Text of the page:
The Couple and Family Therapy Clinic is offering free relationship check-ups to couples at the University of Rhode Island.

The check-ups are made possible by the Heditsian Family Endowment for Life Partner Preparation, a fund created to support undergraduate students in making the right choice about the partner that they choose.

Gina MacLure, coordinator of the Family Therapy Clinic, had put in the proposal for the funds to be used in this way. And the response to the free check-ups has been great. MacLure says the program has already gotten 15 responses as of Tuesday, February 14. The only requirement is that at least one member of the couple be a student at URI.  

“I think it’s great,” MacLure said. “The thing about it is if you take the precautionary preventative measures right in your relationship, it’s a lot easier than if your relationship is two inches away from breaking up or divorce. If you got help earlier, we may have had better success rate.”

She continued to say that getting help earlier is better and more successful than waiting for the last call. Couples may not have concerns, but preventative measures help couples to be on the same page and to gage how they are doing.

Couples taking advantage of this partake an hour-long survey through Prepare/Enrich, a relationship inventory and skill-building program. When the results come back, they show areas of strength between the couple and areas of growth.

“[The survey] gets them to think about the important things that people having a solid relationship and a stable relationship should think about,” said MacLure.

Joshua Bennett, a graduate student that helps with the program, said he enjoys using Prepare/Enrich because of how thorough the assessment is.

“The thorough nature of the assessment allows clients the opportunity to consider a lot of different areas of their relationship that they may have not considered previously,” Bennett said. “It has been my experience that these assessments provide the couple with a clearer picture of their own positions on a multitude of topics that are important for any romantic relationship.”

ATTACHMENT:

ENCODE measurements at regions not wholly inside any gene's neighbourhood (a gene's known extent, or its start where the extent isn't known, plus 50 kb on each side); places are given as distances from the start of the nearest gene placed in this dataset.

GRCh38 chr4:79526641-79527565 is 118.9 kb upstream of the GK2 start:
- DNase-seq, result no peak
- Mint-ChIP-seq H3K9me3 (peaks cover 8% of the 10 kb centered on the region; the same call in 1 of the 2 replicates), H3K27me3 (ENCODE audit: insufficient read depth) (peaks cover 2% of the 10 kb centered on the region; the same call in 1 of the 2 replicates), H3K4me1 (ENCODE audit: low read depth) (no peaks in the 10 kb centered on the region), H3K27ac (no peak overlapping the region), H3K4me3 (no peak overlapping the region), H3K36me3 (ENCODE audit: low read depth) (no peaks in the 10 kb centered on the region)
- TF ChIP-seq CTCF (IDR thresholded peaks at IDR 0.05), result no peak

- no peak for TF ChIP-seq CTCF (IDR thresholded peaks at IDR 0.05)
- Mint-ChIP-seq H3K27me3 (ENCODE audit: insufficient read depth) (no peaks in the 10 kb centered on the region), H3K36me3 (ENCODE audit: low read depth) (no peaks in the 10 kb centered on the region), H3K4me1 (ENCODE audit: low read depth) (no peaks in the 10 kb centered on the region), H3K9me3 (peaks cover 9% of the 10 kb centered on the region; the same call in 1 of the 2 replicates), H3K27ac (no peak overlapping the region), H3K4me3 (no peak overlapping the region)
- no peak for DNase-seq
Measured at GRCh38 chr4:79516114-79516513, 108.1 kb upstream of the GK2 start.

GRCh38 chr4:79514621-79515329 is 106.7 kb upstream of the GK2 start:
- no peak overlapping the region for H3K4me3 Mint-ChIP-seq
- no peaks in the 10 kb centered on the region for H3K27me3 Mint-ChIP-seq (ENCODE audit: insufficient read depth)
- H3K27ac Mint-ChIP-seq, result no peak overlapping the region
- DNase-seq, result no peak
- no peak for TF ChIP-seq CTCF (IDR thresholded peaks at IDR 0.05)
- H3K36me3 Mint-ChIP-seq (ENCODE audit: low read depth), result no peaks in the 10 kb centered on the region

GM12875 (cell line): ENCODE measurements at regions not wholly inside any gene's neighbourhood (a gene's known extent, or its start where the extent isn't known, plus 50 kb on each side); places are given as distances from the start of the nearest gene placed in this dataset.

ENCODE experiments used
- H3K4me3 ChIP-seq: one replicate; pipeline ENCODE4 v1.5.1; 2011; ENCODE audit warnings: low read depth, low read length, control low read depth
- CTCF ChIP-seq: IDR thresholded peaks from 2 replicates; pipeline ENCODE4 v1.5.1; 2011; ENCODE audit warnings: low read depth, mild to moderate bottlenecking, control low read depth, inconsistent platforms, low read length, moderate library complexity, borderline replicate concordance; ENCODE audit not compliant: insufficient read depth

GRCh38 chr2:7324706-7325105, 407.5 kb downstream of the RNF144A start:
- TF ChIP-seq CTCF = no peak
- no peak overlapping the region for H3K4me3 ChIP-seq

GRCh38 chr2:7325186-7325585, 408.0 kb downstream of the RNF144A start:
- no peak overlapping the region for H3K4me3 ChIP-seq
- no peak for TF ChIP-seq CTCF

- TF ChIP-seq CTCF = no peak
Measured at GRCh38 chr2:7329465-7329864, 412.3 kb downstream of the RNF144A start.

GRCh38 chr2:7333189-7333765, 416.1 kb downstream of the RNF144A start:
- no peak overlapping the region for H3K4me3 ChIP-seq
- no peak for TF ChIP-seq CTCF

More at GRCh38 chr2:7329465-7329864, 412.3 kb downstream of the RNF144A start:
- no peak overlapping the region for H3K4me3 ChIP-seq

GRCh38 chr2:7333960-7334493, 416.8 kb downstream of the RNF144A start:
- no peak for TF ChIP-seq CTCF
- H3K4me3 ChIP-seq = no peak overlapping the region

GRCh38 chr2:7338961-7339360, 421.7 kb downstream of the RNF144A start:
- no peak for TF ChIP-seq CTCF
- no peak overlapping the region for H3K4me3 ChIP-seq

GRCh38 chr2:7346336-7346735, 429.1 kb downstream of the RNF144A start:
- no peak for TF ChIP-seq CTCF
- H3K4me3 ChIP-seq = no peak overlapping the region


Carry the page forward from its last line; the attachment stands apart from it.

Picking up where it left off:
Bennett added that in his experience, the conversations that this assessment brings has fostered “growth and a deeper understanding” between the two. According to a video at prepare-enrich.com, the survey alone will allow couples to strengthen three or four different areas in their relationship.

During three one-hour sessions, graduate student counselors will go over the results with the couple, helping to couples to create a plan to help their relationship to continue growing. The counselors are able to give exercises for the couple to do in order to strengthen areas of growth. According to the same video, going through the counseling portion as well as taking the survey allows couple to strengthen and improve on 10 out of 13 categories.

 

“I think the relationship check-ups are reaching a population we may not normally reach because they are not at the point where they are necessarily saying I have a problem and need to come in,” she added.

Dr. Karen McCurdy, professor and chair of the Human Development and Family Studies department says they are excited to be able to offer this free program to students.

“It is a great opportunity for students to learn about healthy ways to communicate and to build stronger relationships with guidance from the skilled counselors at the URI Couple and Family Therapy Clinic,” said McCurdy.

It is no coincident that the check-ups fall during the week of Valentine’s Day. MacLure says this is because around this time of the year people are more apt to think about their relationship and where it is going.

The clinic is separate from the counseling center and focus more on the relationships themselves, whether romantic or familial. It is open all year for only a small fee, based on a sliding scale of $10 – $40. It’s not just for URI students either.  The clinic is open to all community members around URI for whatever reason they may need.